Bat Signal

Issue 273 – “The Secret of the Dragon Society”



Hi there everyone, and welcome back for yet another installment of Bat Signal, my never-ending mission to read every issue of Detective Comics, in random order, and with basically no context. We’re taking another trip to the weird world of early Silver Age comics again this week folks, to discuss a fairly run of the mill issue. The kind of Batman story that just is putting in the work, nothing too special, other than the fact that there’s a bunch of guys running around in dragon masks, having meetings in caves, as you can tell from the cover. Because, shockingly, this is a Silver Age comic whose cover actually does a very good job of telling you what you’re in store to read about, which is a complete aberration.

The issue begins, weirdly enough, with Commissioner Gordon giving a speech to a group of new cadets eager to join the Gotham City Policy Department. He tells them how difficult it is to fight crime in Gotham, but that they should never give up, because there’s always an answer to every crime. And, to demonstrate that, he decides to tell them a story about a recent time when even the great Batman struggled to find he solution to a mystery. Gordon then begins reciting the tale, which begins in a nondescript cave where a group of criminals known as the Dragon Society were meeting. The Dragon Society was made up of five primary members, a Chief Dragon who ran he whole organization, and then four underlings who represented four major cities, Chicago, Houston, San Francisco, and Gotham City, none of them aware of any of the others identities, and operating criminals empires all based around anonymity. They’ve been getting this system up and running for a while, and are finally ready to test it out with the Gotham Dragon, and his anonymously hired goons, all of whom are ready to rob a hospital for all the silver they use to set broken bones. Which…I don’t think is a thing? I did a fairly cursory Google search on this concept and came up with nothing, but who knows, the 50’s were a barbaric time.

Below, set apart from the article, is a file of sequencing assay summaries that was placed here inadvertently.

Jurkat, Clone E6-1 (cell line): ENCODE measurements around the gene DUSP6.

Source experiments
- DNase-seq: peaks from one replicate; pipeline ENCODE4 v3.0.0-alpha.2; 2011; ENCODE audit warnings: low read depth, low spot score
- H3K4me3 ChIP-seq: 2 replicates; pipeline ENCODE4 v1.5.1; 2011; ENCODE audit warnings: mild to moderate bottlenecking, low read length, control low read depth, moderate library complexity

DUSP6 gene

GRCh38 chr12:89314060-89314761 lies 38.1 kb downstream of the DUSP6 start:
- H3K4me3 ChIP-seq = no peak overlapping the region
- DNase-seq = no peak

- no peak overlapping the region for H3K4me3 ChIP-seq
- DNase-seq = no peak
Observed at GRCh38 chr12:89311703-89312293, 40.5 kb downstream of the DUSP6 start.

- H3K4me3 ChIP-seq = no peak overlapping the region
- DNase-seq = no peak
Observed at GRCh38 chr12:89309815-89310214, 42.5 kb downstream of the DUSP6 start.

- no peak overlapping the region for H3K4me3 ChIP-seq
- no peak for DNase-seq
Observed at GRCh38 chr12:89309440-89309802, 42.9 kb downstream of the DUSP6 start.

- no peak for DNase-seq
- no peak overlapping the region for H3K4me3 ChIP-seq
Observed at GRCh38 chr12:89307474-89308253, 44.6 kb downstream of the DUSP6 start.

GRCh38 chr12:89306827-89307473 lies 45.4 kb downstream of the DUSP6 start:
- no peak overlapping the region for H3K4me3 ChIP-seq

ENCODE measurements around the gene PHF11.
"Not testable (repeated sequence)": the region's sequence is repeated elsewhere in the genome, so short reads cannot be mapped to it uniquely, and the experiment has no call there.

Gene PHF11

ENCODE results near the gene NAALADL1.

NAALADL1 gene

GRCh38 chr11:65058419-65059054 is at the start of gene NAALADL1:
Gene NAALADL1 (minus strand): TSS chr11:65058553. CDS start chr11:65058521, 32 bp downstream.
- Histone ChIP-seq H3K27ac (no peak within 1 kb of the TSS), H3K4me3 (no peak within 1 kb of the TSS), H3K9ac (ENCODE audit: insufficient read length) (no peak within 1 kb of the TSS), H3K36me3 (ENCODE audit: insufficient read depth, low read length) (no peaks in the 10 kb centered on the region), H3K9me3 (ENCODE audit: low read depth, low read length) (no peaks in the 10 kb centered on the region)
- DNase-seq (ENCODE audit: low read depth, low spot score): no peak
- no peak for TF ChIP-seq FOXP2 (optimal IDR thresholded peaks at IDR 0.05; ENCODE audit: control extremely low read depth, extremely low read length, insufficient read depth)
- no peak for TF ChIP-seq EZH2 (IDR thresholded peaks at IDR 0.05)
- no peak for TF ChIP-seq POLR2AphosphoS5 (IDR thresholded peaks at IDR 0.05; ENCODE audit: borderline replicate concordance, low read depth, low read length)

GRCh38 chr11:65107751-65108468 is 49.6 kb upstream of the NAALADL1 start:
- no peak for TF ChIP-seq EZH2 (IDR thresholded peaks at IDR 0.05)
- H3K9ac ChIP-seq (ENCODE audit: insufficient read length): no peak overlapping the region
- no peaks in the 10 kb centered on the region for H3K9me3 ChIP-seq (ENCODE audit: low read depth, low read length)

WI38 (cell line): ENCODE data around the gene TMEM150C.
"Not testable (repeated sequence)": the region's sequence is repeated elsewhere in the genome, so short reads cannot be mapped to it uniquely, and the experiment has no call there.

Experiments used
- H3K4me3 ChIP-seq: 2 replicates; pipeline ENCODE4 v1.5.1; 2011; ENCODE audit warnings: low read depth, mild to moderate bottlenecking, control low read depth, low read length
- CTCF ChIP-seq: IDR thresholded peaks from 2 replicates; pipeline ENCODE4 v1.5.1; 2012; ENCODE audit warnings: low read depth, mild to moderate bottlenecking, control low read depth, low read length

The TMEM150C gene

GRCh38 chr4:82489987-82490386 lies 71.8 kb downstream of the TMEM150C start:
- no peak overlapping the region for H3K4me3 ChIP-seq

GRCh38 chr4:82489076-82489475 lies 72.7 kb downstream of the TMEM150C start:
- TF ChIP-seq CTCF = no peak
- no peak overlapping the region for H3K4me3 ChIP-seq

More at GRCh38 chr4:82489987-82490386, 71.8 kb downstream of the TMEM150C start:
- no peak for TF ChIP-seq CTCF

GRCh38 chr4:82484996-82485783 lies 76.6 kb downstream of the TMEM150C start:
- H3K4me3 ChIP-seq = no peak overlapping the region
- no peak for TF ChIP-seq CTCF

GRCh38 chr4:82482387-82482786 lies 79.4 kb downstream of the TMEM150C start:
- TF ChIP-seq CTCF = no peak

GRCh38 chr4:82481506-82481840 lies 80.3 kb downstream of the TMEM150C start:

So, the Dragons have successfully stolen some bone-mending silver, but were unable to keep a guard from sounding an alarm, causing the Dynamic Duo to arrive and start fighting them. They do battle in the hospital, including some fight-scenes involving x-ray machines, but eventually the Dragons are able to open up some tanks of ether, flooding the room in chemicals that cause Batman and Robin to pass out, letting the Dragons escape with their ill-gotten silver. The Gotham Dragon then pays off his anonymous hired goons, and takes the silver to be melted down and recast into statues to be sold in one of the other Dragon’s cities, making the crime virtually untraceable.

And, emboldened by this defeat of the Dynamic Duo, the Dragon Society decides that this test run was a rousing success. They begin mocking the citizens of Gotham, and the Dragons in the other three major cities begin pulling off increasingly brazen heists, throwing the country into such a panic that Batman ends up calling some sort of conference between the police commissioners of each afflicted city. But, there just doesn’t seem to be an answer. Batman, Robin, and the Gotham City Police Department begin cracking down on crime, looking for members of the Dragons, but each one they find proves useless, since they don’t know anyone else in the organization, or what the plans are. So, Batman decides they need to get ahead of the Dragons, and he begins scoping out possible attacks, which brings him to another frankly absurd idea. A giant ship that’s transporting a train full of expensive fur coats across a river.